Korea’s rapid growth has slowed in recent years, suggesting lower potential growth. This paper uses an array of techniques, including statistical filters, a multivariate model and the production function, to estimate Korea’s potential growth. The main finding is that trend growth has fallen from around 4¾ percent during 2000-07 to around 3¼ -3½ percent by 2011-12. Absent reforms, it is projected to fall further to around 2 percent by 2025, primarily due to declining working-age population. However, Korea’s potential growth can be maintained at a higher level by putting in place a comprehensive structural reform agenda, including increased female and youth labor force participation, liberalization of product and labor market regulation. Staff simulations suggest that such reforms could lift potential growth by around 1¼ percentage point over the next decade, maintaining potential growth at around 3¼ percent, counteracting the effect of population aging, and enabling Korea to continue to converge to income levels of the United States.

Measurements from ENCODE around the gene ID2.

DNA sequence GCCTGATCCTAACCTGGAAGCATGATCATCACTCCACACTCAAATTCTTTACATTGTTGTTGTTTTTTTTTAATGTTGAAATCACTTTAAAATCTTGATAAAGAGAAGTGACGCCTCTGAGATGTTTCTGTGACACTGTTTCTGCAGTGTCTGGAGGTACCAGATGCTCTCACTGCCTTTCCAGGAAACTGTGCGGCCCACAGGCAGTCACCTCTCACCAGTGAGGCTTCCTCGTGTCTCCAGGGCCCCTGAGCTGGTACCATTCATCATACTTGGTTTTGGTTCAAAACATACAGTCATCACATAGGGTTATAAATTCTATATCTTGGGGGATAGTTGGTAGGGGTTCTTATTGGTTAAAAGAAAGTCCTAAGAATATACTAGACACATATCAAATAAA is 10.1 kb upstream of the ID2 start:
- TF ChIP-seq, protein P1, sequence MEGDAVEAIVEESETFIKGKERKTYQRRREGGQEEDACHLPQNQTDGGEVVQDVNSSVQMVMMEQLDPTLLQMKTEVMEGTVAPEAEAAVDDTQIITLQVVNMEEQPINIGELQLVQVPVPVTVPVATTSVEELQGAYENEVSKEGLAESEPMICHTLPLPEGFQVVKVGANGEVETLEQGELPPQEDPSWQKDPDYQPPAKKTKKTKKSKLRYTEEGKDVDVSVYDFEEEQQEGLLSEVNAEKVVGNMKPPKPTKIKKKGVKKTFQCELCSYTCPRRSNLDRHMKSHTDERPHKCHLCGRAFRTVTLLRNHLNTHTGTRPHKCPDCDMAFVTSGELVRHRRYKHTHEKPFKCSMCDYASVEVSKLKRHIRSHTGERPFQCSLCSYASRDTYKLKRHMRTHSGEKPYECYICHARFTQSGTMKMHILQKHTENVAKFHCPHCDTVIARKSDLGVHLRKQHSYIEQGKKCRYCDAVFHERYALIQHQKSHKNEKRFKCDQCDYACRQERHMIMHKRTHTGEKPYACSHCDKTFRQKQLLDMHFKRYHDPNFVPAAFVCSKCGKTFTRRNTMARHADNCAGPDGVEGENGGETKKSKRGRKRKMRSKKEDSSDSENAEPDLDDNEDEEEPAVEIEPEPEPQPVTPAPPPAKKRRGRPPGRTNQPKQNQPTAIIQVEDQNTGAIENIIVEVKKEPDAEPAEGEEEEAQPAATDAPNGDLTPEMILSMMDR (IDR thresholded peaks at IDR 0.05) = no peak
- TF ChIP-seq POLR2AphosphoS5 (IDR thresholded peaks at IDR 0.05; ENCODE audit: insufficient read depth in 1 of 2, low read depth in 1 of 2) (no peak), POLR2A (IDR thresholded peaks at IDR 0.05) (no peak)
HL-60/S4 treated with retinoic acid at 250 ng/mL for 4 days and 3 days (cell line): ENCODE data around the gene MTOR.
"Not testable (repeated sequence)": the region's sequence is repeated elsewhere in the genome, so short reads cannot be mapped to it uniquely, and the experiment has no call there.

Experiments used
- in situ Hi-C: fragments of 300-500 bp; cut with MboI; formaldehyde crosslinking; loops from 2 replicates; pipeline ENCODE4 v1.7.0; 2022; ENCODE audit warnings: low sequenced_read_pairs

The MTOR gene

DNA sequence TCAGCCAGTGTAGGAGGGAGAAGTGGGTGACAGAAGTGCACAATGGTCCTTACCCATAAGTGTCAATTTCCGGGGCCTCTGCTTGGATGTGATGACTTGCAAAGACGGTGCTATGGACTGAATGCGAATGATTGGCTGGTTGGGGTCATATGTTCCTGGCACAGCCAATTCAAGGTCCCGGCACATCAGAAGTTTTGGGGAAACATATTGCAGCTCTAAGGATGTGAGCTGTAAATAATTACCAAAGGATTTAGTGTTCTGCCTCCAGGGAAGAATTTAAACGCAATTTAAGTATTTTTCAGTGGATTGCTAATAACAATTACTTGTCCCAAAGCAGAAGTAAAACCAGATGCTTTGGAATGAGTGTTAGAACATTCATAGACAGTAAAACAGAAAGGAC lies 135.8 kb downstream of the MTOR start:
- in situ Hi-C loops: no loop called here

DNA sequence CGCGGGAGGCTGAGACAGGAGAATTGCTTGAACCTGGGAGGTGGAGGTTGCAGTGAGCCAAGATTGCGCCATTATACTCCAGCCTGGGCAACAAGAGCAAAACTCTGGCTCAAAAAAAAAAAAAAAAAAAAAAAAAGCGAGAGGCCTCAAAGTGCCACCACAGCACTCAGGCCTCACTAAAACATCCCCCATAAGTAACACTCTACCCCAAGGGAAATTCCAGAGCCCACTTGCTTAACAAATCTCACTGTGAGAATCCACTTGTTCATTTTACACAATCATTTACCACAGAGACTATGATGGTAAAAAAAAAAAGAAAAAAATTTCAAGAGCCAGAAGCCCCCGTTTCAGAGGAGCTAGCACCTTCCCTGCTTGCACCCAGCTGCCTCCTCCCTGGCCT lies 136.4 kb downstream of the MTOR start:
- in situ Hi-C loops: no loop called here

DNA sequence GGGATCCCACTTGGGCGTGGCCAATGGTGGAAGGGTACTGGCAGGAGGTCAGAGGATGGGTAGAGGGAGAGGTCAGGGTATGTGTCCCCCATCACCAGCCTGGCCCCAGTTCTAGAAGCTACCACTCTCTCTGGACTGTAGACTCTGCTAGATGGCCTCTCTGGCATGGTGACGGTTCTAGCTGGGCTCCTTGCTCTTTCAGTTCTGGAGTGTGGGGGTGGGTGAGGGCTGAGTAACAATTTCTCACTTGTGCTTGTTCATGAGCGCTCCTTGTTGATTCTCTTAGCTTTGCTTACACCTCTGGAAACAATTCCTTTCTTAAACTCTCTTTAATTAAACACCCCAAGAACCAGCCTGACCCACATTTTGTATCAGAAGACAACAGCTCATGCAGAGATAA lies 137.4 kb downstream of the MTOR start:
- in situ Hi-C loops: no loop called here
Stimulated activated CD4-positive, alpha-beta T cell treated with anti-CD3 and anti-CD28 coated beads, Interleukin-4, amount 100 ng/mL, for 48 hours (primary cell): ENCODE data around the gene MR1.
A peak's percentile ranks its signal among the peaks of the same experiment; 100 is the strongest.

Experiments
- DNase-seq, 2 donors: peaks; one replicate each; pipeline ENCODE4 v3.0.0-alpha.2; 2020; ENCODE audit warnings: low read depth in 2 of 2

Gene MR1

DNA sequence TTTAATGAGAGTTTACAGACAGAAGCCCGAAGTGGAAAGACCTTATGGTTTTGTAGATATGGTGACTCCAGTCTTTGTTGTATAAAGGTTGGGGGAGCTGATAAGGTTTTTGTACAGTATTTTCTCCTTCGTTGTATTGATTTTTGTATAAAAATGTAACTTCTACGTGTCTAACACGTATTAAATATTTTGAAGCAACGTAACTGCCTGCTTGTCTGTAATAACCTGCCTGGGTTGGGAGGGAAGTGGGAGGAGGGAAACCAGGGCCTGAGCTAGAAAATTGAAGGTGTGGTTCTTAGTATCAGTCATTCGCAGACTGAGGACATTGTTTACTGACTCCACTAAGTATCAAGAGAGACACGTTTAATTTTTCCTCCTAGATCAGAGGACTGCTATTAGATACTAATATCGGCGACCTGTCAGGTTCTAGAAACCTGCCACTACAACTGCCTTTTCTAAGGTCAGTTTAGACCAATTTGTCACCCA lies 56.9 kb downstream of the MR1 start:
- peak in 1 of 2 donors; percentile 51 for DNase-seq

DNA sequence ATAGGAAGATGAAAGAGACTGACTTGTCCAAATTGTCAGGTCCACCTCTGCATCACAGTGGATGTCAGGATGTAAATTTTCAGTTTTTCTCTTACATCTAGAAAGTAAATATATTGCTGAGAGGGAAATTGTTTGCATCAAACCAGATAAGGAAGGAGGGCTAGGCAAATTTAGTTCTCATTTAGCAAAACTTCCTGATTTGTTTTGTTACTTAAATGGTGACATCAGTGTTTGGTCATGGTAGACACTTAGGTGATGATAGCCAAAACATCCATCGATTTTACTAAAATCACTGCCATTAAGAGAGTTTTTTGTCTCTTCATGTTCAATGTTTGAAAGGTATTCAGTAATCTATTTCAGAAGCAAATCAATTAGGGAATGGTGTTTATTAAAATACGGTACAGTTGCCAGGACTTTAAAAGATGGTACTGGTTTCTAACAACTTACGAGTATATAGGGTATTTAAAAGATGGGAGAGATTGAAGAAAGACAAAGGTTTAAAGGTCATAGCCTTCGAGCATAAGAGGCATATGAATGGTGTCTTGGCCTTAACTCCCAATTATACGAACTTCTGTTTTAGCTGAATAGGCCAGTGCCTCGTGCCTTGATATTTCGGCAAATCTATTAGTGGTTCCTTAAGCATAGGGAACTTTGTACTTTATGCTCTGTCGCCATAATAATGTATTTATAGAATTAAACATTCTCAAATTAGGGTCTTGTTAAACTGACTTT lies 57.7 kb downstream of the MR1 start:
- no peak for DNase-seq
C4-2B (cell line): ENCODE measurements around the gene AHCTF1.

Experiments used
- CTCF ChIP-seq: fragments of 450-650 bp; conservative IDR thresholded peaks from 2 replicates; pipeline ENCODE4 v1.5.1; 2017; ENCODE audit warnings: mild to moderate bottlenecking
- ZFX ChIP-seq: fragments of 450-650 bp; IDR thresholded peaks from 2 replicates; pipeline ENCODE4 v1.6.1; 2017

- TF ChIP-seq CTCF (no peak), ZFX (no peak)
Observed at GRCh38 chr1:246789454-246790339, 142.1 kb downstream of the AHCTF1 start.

males is very large compared with OECD peers, due to the high enrolment in tertiary education, mandatory military service and a widening skills mismatch. Given the lack of adequate pension coverage and early retirement of regular workers, older cohorts tend to be over-represented in the workforce, often trapped in low-productivity jobs.
Labor participation of female in 2012: Korea and OECD
Simulations suggest that measures to raise participation rates in the underrepresented segments of the population will result
This Selected Issues paper discusses the issues related to reforms and growth in New Zealand. The paper analyzes the record on growth and productivity outcomes in a comparative perspective. The study provides a brief history of the industrial relations in New Zealand leading up the passage of the employment contracts act. The paper assesses the monetary policy framework, central bank decision-making processes, and also reviews the possible extensions to full funding of the country's future superannuation expenditures.
International Monetary Fund. Asia and Pacific Dept
This 2016 Article IV Consultation highlights that Korea’s growth has slowed after decades of impressive economic progress. The economy is facing a number of structural headwinds, including unfavorable demographic developments, heavy export reliance, pockets of corporate vulnerability, labor market distortions, lagging productivity, and high household debt. Inequality and poverty are also of concern. Growth is projected to tick up to 2.7 percent in 2016 and 3.0 percent in 2017, with inflation remaining subdued. Credit is expected to continue to grow, partly reflecting the impact of interest rate cuts, but at a slower pace consistent with the tightening of prudential measures and the envisaged moderation in construction investment after 2017.